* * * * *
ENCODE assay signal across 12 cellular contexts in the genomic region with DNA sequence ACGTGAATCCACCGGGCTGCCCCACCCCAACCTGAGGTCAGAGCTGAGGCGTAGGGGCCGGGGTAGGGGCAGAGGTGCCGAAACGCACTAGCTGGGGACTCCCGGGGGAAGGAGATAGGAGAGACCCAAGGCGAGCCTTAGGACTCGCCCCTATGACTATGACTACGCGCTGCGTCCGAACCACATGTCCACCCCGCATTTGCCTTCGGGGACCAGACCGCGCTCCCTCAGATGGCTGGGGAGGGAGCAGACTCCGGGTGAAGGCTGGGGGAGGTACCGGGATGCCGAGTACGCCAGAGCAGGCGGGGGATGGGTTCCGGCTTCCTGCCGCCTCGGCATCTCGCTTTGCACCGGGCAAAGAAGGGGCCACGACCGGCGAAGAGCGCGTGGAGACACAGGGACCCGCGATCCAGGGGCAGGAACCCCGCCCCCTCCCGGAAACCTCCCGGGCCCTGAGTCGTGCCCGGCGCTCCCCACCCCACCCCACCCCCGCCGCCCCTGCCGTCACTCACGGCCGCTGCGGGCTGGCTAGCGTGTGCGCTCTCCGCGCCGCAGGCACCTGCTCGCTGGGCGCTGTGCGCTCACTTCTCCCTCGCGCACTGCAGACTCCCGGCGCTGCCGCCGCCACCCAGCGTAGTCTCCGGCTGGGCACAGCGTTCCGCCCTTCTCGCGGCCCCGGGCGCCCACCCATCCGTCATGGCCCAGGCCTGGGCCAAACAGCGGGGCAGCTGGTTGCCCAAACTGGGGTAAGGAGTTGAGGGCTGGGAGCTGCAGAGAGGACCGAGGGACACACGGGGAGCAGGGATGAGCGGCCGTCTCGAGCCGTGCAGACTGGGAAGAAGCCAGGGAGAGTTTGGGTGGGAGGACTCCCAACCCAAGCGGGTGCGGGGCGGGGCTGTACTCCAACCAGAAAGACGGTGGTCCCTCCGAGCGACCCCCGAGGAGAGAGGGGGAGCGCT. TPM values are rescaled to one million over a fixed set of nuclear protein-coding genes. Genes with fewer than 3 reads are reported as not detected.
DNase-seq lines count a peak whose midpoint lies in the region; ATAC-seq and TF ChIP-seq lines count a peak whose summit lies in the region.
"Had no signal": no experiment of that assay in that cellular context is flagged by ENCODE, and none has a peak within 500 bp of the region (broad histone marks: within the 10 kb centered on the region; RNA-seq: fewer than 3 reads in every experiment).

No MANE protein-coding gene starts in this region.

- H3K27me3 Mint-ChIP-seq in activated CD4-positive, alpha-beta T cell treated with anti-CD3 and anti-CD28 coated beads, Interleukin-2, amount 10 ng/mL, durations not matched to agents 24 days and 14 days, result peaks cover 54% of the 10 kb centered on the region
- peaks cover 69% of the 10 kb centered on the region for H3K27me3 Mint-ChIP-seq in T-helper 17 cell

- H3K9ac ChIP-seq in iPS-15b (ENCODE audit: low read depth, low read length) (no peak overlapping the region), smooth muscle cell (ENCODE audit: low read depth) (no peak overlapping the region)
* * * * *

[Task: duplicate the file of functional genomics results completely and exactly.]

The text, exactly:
ENCODE assay signal across 12 cellular contexts in the genomic region with DNA sequence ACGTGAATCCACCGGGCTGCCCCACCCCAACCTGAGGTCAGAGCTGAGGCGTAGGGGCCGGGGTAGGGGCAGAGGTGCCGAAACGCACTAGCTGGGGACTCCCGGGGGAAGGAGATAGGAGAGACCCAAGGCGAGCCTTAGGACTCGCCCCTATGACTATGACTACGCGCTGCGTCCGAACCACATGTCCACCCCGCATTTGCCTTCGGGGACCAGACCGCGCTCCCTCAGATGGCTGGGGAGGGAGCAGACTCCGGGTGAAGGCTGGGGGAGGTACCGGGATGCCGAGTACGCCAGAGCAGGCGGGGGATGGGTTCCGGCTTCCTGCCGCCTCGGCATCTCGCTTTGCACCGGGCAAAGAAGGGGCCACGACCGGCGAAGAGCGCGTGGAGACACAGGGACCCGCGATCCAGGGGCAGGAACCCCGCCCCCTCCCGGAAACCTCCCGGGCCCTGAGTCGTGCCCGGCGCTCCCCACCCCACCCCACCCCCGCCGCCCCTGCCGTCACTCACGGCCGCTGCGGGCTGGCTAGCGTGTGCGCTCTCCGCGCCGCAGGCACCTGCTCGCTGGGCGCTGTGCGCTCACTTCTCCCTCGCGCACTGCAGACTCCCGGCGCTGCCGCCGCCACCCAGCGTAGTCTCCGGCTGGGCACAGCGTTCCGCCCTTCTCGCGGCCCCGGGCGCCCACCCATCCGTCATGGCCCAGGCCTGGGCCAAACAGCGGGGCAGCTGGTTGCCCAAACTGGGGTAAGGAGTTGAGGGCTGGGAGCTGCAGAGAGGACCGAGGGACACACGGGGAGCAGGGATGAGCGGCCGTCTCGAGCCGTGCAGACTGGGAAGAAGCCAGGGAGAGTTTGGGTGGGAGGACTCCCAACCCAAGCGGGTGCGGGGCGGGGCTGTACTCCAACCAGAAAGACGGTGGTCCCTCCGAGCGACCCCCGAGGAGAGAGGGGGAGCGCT. TPM values are rescaled to one million over a fixed set of nuclear protein-coding genes. Genes with fewer than 3 reads are reported as not detected.
DNase-seq lines count a peak whose midpoint lies in the region; ATAC-seq and TF ChIP-seq lines count a peak whose summit lies in the region.
"Had no signal": no experiment of that assay in that cellular context is flagged by ENCODE, and none has a peak within 500 bp of the region (broad histone marks: within the 10 kb centered on the region; RNA-seq: fewer than 3 reads in every experiment).

No MANE protein-coding gene starts in this region.

- H3K27me3 Mint-ChIP-seq in activated CD4-positive, alpha-beta T cell treated with anti-CD3 and anti-CD28 coated beads, Interleukin-2, amount 10 ng/mL, durations not matched to agents 24 days and 14 days, result peaks cover 54% of the 10 kb centered on the region
- peaks cover 69% of the 10 kb centered on the region for H3K27me3 Mint-ChIP-seq in T-helper 17 cell

- H3K9ac ChIP-seq in iPS-15b (ENCODE audit: low read depth, low read length) (no peak overlapping the region), smooth muscle cell (ENCODE audit: low read depth) (no peak overlapping the region)